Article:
Create lists to quickly compare information to automate or require further actions. This allows an organisation to:
- automatically block anything not included on the list
- temporarily block or place a limit on anything included on the list until an additional step is performed, such as a manual check.
Why this countermeasure matters
Not using watchlists can lead to:
- fraudsters operating across different government programs without detection
- fraudsters moving from one government program to another without detection
- fraudsters reusing methods such as compromised identities to access accounts
- fraudsters using the same bank account to hijack multiple payments.
How you might apply this countermeasure
Some ways to implement this countermeasure include:
- blocking suspect bank accounts so they cannot be used for a client, provider or vendor
- making listed providers go through additional suitability checks before being registered
- requiring someone to choose from only an approved list of providers or vendors.
How to check if your countermeasures are effective
Here are some ways to measure the effectiveness of this type of countermeasure:
- conduct pressure testing to confirm that the list works as intended
- consult subject matter experts about the lists
- review policies or other documentation related to the lists
- conduct a process walk through to observe how the lists work
- review reports to see how many blocks are reported and how often
- confirm the lists are 'always on' and automatically applied
- confirm that the systems/processes underlying the lists are adequate and reliable
- confirm that attempts to use listed information is flagged and reviewed
- confirm that watchlist information is not widely known or accessible
- confirm that someone cannot manipulate the lists even when pressure or coercion is applied
- confirm that access to the lists is monitored and reviewed
- confirm that the lists are kept up-to-date.
This type of countermeasure is supported by:
Create and use unique and random identifiers to avoid misuse, such as: unique and random account numbers, claim references or asset numbers.
Collaborate with strategic partners such as other government entities, committees, working groups and taskforces. This allows you to share capability, information and intelligence and to prevent and disrupt fraud.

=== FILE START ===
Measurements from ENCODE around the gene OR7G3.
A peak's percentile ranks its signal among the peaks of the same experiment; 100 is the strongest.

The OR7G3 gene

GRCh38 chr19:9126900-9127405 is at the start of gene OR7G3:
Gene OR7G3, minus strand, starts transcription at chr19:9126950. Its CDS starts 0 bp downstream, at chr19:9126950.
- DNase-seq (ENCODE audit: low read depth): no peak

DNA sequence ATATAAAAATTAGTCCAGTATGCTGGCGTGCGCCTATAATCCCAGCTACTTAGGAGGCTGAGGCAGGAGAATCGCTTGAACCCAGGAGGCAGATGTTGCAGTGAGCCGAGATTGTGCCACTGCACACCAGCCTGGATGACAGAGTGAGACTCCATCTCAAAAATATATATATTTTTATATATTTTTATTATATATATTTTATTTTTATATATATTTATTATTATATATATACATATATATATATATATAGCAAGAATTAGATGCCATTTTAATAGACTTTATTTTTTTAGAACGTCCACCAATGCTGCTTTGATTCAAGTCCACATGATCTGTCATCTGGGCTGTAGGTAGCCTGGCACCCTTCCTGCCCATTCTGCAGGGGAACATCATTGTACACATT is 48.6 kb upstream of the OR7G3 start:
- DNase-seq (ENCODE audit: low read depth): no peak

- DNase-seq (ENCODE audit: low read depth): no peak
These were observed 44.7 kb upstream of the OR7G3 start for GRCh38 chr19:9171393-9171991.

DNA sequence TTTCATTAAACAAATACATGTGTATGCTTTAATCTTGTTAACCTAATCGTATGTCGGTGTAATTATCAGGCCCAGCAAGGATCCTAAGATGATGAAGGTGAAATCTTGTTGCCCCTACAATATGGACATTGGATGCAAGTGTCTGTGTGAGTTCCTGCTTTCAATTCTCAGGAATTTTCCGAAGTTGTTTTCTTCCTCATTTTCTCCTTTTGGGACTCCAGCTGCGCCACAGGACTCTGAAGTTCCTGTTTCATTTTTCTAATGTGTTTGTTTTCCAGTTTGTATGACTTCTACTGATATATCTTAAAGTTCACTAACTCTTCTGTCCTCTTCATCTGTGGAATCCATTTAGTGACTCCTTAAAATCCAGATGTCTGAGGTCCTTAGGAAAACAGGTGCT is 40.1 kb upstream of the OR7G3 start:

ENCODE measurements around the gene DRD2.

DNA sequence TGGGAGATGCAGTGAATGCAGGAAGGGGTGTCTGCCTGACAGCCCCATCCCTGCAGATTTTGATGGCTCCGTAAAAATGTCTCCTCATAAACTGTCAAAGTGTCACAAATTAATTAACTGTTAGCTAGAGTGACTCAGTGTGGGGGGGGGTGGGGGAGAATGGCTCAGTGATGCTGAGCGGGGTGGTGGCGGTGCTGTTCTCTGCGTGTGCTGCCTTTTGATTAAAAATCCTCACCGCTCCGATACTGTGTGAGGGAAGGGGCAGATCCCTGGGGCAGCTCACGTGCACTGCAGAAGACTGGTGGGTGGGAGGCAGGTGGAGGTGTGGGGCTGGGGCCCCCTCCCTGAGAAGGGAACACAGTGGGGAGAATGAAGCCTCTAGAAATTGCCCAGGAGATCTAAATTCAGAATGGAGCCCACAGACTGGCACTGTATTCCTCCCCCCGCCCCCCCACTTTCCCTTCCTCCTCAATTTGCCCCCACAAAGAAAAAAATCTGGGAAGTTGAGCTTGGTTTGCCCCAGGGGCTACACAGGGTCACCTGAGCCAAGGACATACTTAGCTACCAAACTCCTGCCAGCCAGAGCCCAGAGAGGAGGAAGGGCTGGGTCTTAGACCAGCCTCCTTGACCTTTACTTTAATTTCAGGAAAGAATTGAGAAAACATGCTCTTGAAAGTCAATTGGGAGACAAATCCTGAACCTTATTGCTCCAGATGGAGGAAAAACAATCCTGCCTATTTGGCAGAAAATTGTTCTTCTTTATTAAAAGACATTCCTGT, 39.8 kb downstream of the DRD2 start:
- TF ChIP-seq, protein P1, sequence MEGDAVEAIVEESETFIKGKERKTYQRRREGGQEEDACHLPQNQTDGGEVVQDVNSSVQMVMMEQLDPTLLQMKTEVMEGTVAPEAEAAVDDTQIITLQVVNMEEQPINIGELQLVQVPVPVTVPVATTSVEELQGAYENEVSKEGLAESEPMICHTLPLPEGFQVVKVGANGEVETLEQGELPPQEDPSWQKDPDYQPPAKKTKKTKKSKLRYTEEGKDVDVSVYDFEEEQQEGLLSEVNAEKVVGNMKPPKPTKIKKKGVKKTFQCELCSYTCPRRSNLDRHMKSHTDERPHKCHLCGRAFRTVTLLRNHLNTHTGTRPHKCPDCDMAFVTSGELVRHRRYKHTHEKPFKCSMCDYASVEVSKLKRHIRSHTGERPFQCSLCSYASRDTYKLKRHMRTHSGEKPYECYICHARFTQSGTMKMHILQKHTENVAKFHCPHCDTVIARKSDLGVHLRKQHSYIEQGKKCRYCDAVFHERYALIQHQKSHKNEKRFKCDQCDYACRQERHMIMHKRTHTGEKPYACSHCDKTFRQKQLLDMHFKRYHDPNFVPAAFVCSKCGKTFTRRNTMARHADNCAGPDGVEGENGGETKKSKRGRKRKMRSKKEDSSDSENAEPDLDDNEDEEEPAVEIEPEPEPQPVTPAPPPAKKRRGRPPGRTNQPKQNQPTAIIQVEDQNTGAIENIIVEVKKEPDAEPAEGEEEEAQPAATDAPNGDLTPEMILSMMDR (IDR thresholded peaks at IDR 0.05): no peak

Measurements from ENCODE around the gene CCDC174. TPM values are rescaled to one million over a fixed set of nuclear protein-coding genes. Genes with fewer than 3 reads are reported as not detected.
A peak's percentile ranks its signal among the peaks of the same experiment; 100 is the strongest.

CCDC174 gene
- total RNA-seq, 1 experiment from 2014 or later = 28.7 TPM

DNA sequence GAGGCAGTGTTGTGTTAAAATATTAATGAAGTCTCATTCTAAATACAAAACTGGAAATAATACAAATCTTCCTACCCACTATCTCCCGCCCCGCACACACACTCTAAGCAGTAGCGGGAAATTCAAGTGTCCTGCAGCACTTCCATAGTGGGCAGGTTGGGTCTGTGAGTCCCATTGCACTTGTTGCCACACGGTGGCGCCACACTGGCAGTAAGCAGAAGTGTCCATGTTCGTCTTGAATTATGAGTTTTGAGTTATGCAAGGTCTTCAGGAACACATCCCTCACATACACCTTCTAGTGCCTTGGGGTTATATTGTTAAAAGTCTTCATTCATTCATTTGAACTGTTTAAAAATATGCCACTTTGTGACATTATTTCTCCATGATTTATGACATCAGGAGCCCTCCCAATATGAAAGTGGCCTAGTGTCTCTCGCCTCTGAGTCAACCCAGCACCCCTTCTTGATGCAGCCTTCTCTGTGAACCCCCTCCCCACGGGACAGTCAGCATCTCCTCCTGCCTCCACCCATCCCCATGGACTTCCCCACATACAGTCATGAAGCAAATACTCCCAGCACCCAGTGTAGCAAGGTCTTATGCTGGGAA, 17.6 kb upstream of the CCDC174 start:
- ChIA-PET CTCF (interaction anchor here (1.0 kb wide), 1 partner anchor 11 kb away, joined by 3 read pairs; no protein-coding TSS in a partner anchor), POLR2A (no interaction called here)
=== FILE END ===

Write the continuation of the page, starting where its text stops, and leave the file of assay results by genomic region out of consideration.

Legislation and policy can help prevent, detect and respond to fraud, such as by outlining clear rules, regulations and criteria, allowing entities to collect, use and disclose information and allowing entities to enforce penalties and recover fraud losses.
Authenticate customer or third-party identities during each interaction to confirm the person owns the identity record they are trying to access.
Make sure forms or system controls require mandatory information to support claims or requests.
Match data with the authoritative source and verify relevant details or supporting evidence. Services such as the Identity Matching Service can be used to verify identity credentials back to the authoritative source when the information is an Australian or state and territory government issued identity credential. This countermeasure is supported by the Office of the Australian Information Commissioner's Guidelines on data matching in Australian government administration.
Conduct system testing to identify vulnerabilities prior to release. Untested systems can allow vulnerabilities to be released when the system goes live.
Coordinate disruption activities across multiple programs or entities to strengthen processes and identify serious and organised criminals targeting multiple programs. It can also include referrals to law enforcement agencies for those groups that reach the threshold for complex criminal investigations.